Thursday, May 19, 2011
Short Story Month: Tobias Wolff's Our Story Begins: New and Selected Stories
Since May is Short Story Month, we are posting some excerpts of book reviews of short story collections that originally appeared in print in The Common Review. Today's review is of Tobias Wolff's collection, Our Story Begins: New and Selected Stories, published by Knopf (March 2008). This review originally appeared in The Common Review 7:2, Fall 2008.
Review by Annie Tully
For aficionados of the short story--in particular the American short story of the last 50 years--Tobias Wolff's mustachioed face is surely carved into an imaginary Mount Rushmore of short fiction masters, along with Raymond Carver and perhaps Donald Barthelme, John Cheever, or Annie Proulx. (If there's room for T. C. Boyle, Stephen Dixon, Jayne Anne Phillips, and many others, it might have to be a rather large memorial for an art form so distinctly American.) Wolff is indeed an American master of the form, and his skill is again on display in a hefty collection of work, Our Story Begins: New and Selected Stories, a collection of 21 older stories and ten more recent, all ripe with Wolff's trademarks--characters at self-imposed crossroads, clear and direct prose, settings of small towns, apartment buildings, army barracks, and leafy universities. For those unfamiliar with Wolff or familiar only with his memoirs (This Boy's Life and In Pharaoh's Army were enormous hits) or an occasional story from the Atlantic or the New Yorker, this book delivers a good dose of what its storyteller is capable of doing. It's a cohesive gathering of tales with common threads and a distinct style running clear throughout.
The most common trait of that style is Wolff's fascination with very commonplace occurrences and the minute decisions and thoughts that happen to his everyman characters. The protagonists here range from academics to soldiers to adolescent boys, and the events in which Wolff situates them display the same variety. Yet what seems to fascinate Wolff as a writer--and will fascinate his readers as well upon reading this collection--is the way in which a character's smallest action, memory, or train of thought will wrap around a less significant plot line as if it's the grandest revelation of all time. And for his characters, many of whom are at turning points in their lives, these small moments are that enormous.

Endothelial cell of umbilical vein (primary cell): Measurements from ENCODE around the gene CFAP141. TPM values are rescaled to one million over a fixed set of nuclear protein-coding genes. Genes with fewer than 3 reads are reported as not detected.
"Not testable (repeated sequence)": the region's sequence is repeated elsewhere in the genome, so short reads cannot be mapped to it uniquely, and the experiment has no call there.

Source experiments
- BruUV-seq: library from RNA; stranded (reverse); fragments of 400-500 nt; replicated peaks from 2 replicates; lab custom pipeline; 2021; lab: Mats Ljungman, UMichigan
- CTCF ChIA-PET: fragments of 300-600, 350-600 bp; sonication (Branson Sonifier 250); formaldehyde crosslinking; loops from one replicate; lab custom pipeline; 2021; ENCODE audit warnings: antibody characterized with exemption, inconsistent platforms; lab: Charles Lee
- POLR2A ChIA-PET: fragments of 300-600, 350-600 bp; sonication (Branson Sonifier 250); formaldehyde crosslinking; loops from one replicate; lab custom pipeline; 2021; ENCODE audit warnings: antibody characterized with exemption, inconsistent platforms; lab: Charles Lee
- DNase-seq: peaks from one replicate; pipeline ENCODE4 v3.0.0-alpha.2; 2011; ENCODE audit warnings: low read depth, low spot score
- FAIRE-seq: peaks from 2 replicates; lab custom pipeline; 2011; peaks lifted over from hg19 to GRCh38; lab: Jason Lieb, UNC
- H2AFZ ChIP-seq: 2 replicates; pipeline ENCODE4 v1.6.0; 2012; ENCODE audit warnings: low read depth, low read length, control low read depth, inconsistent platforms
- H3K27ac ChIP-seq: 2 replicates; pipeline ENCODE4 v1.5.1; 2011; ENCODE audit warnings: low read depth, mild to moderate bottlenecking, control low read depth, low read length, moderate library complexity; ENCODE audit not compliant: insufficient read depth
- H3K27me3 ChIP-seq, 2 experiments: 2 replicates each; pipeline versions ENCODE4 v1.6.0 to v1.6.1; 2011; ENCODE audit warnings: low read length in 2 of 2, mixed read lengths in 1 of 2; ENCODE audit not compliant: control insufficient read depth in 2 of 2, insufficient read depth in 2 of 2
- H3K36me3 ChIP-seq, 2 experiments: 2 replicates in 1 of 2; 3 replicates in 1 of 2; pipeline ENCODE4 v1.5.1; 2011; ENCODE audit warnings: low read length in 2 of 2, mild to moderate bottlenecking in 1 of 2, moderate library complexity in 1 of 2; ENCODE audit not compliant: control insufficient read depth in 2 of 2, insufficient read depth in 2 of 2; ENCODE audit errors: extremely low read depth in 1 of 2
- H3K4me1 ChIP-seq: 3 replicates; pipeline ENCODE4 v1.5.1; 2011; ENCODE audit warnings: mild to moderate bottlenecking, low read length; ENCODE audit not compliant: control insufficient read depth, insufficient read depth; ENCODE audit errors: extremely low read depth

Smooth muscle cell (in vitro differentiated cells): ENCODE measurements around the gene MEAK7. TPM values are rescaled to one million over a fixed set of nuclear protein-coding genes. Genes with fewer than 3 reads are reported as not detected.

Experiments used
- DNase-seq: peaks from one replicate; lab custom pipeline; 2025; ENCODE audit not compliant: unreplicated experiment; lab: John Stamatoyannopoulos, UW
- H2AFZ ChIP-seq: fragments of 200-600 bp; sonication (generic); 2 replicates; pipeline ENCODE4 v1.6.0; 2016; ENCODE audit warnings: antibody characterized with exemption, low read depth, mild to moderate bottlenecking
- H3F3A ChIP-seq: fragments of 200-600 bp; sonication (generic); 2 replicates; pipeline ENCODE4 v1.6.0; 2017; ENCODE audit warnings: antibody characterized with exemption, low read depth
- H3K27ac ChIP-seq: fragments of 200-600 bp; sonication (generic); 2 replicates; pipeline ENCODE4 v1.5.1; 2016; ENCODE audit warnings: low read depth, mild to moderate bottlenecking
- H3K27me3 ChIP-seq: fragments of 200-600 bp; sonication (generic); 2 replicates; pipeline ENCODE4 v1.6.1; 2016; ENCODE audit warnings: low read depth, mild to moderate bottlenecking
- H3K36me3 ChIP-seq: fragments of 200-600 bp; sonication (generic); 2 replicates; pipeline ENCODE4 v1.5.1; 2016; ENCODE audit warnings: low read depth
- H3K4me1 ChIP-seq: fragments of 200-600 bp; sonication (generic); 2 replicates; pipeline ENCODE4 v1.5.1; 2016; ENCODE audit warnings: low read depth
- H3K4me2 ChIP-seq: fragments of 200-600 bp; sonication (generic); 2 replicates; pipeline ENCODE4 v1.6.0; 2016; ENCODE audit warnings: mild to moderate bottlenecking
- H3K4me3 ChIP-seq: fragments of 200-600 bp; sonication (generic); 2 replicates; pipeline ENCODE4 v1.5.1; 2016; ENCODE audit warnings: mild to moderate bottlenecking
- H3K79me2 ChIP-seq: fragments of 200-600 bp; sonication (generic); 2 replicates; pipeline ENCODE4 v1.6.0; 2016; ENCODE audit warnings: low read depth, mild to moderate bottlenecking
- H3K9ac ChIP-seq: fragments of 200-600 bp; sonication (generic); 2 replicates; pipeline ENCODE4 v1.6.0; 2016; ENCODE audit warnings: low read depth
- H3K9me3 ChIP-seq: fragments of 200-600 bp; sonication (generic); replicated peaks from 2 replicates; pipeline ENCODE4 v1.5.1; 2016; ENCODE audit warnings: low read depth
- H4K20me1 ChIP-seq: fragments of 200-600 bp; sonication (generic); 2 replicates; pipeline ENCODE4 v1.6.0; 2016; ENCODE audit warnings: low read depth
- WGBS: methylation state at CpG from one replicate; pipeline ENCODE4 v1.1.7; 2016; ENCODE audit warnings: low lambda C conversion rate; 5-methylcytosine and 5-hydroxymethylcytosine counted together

. . .
There is a sleepy introspection common to all Wolff's protagonists. Whether an unhappy wife or a middle-aged man who learns of the death of his first love, Wolff's characters often live fully inside their minds in order to take themselves out of what is happening around them. We see this in the young man in "The Liar," who tells extraordinary, unprovoked tales after the death of his father, and whose mother tells him, "You don't have to make all these things up, James. They'll happen anyway." We see it again with a young boy in "Flyboys," when he describes sneaking into his friend's family study to look at family photos, a ritual of sorts. "You could see it in the pictures that they took it all in stride, the big spreads behind them, the boats and cars, and their relaxed, handsome, families, who, it was clear, did not get laid off, or come down with migraines, or lock each other out of the house. I pondered each picture as if it were a door I might enter."
Fibbers and storytellers populate Wolff's world, characters who must lie to carry on with living. In "The Other Miller," a soldier who has enlisted only to upset his mother talks about her to a fellow soldier: "'It's just that I didn't know her all that well,' Miller says and after this monstrous lie a feeling of weightlessness comes over him." Due either to boredom, self-loathing, or unhappiness with how their lives are going or have turned out, Wolff's characters dream.
This is not to say that Wolff's plots are lacking. There is wonderful variety to the events of these stories and each tale is told with a craftsman's fine touch. Yet plot takes a back seat to character and thought. And underneath each plot, no matter how commonplace or eventful and no matter what the outcome, the hearts of his stories reveal a depth and an empathy that are joyous. If we don't get around to carving Wolff's face into a mountain, at least we have this collection to cherish.
Annie Tully creates public programs in literature and the arts in Chicago. She has written reviews for Booklist, the Chicago Sun-Times, and Bookslut.com.